Source: Orthodox Christian Fellowship
Press release of the talk yesterday evening (February 17, 2011) and archived below.
CHAPEL HILL, NC – FEBRUARY 4, 2011 — The New York Times best-selling author Bart Ehrman and Eastern Orthodox priest James Berends will give a free public presentation at 6:00 p.m. on Thursday, February 17, at the FedEx Global Education Center on the University of North Carolina at Chapel Hill campus. Ehrman and Berends, both of whom graduated from Wheaton College as Evangelical Christians in 1978 and 1979 respectively, will share their subsequent three-decade spiritual journeys for the forum: “What to Believe? An Internal Struggle.”
Graduating Wheaton College in 1978, Ehrman received a master’s degree in divinity and his Ph.D. from Princeton Theological Seminary, pursuing a scholarly career in New Testament textual criticism. During that time, Berends did stints in ministry and industry between his two divinity degrees at Dallas Theological Seminary and Holy Cross Greek Orthodox School of Theology. Excerpts from Ehrman’s 2006 New York Times bestseller, Misquoting Jesus, provide a preview into the story of his personal journey.
“I kept reverting to my basic question. How does it help us to say that the Bible is the inerrant word of God if in fact we don’t have the words that God inerrantly inspired?” said Ehrman in the introduction to his book. “These doubts both plagued me and drove me to dig deeper and deeper, to understand what the Bible really was.” Coming to the conclusion that the New Testament was not an inerrant document, because it was influenced and edited by the early “proto-orthodox” community, Ehrman eventually became agnostic. Berends also followed the historical record to the proto-orthodox community that participated in the formation of the New Testament; he, however, concluded that that community continues today in the Eastern Orthodox Church and that it promulgates an accurate rendering of the Christian message. Also like Ehrman, Berends’s journey loosened his grip on fundamentalist certainty.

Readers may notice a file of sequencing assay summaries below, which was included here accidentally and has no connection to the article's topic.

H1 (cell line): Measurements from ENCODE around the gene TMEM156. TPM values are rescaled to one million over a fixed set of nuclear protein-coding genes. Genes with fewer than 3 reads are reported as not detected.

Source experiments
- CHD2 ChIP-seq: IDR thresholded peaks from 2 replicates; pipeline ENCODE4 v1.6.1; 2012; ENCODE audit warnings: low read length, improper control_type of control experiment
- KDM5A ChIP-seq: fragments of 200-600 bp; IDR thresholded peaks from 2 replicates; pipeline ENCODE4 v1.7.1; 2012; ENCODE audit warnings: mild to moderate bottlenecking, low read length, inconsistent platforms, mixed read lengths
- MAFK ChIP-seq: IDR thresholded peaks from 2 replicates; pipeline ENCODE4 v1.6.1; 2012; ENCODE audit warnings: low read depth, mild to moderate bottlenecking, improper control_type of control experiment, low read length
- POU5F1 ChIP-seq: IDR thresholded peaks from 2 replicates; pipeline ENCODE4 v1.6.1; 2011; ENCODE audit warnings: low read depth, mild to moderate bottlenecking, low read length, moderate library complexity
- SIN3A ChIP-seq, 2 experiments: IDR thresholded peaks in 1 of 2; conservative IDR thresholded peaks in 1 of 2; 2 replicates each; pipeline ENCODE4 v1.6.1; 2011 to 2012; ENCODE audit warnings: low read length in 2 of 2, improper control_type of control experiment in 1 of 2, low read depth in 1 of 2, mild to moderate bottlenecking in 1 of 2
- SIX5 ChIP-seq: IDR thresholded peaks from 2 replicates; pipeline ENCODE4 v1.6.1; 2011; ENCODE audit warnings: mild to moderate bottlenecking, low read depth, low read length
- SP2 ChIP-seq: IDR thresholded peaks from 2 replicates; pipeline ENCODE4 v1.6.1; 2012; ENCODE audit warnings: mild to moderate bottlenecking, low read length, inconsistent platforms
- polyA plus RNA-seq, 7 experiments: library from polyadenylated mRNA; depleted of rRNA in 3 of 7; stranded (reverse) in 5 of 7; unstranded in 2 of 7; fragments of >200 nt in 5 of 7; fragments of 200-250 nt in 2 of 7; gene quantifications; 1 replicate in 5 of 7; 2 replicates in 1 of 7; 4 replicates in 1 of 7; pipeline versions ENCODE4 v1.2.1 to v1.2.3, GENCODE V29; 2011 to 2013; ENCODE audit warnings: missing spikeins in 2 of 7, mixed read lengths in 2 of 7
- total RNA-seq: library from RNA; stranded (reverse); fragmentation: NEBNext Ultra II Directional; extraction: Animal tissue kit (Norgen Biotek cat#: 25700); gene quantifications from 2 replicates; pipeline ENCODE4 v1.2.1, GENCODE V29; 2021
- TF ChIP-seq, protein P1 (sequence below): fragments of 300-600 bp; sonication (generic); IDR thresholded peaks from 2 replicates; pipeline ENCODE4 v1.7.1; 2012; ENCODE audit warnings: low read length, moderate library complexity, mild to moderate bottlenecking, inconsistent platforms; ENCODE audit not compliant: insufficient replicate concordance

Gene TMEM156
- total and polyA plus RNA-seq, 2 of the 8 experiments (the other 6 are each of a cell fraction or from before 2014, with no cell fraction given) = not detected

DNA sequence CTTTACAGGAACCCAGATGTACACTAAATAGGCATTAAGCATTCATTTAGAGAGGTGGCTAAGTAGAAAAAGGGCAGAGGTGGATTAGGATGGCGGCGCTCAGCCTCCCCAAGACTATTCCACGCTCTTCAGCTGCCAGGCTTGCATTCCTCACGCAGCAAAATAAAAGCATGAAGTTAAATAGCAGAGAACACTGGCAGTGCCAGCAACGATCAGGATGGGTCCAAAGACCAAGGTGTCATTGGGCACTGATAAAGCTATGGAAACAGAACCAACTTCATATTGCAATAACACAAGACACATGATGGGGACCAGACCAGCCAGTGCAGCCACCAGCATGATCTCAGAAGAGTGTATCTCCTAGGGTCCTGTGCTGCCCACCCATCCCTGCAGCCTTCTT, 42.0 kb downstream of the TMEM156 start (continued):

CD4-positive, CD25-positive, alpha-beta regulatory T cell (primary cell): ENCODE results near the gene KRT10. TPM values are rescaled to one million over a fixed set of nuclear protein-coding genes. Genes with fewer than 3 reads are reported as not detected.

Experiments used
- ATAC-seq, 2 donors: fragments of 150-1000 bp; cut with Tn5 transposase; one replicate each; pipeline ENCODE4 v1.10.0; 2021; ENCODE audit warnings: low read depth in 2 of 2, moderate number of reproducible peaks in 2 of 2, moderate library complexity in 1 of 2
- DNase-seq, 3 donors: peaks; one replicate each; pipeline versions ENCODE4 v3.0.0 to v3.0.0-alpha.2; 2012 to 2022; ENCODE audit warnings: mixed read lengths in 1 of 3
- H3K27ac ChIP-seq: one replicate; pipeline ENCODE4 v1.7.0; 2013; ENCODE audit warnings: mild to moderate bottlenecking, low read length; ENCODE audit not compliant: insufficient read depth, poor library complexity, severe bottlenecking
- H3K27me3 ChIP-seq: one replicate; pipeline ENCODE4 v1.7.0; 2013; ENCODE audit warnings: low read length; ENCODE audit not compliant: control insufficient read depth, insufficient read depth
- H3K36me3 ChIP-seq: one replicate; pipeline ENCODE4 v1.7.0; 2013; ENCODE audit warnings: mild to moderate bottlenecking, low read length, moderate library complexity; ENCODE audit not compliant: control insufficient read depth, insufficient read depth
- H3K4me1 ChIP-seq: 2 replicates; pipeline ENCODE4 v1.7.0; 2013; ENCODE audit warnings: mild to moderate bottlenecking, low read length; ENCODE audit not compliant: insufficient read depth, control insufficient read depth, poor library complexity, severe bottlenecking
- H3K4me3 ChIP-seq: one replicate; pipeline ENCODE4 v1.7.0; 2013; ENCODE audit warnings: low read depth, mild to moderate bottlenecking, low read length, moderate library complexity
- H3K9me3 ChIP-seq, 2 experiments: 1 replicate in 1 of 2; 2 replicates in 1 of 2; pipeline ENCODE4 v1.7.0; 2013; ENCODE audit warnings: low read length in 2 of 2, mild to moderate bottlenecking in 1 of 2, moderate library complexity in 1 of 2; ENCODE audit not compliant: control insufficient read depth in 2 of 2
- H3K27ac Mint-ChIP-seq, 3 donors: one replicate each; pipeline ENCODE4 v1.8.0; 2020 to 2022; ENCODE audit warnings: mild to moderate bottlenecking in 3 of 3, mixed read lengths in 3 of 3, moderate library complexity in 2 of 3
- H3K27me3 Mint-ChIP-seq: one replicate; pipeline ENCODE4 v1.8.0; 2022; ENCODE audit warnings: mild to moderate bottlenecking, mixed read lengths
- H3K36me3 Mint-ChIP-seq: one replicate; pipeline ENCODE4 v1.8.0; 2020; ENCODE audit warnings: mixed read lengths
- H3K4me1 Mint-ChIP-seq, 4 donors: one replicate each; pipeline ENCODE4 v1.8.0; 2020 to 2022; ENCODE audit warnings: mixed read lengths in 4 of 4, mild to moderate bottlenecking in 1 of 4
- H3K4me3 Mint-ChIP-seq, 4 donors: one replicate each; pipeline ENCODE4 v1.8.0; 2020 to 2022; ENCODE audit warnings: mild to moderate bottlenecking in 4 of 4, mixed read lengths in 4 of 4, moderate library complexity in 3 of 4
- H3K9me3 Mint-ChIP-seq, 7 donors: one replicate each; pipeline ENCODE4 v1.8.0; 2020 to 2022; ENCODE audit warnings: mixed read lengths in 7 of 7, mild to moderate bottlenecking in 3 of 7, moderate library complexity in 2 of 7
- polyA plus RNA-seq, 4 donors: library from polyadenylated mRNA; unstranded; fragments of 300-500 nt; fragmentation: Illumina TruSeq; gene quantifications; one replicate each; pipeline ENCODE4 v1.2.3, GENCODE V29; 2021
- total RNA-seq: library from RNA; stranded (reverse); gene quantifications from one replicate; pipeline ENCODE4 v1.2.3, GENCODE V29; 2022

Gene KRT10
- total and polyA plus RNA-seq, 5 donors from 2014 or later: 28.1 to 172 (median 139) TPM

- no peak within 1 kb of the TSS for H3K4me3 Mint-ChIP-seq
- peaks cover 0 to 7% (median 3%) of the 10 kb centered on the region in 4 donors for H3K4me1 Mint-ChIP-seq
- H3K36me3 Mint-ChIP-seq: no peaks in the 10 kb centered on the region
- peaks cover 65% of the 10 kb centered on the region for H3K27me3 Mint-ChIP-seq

“Bart is agnostic; I am apophatic,” said Berends. “In Eastern Orthodoxy, I found support for my uncertainty through apophatic theology, which emphasizes what we do not and cannot ever know about God, except through spiritual experience. Some say “when you’re uncertain, pound the podium harder.” My voice gets softer, and I will throw in an opposing opinion because I have to be intellectually honest.”
The event is sponsored by UNC’s Center for Slavic, Eurasian and East European Studies (CSEEES) and the UNC Orthodox Christian Fellowship (OCF).
Scroll to 36:36 for the start of the talk.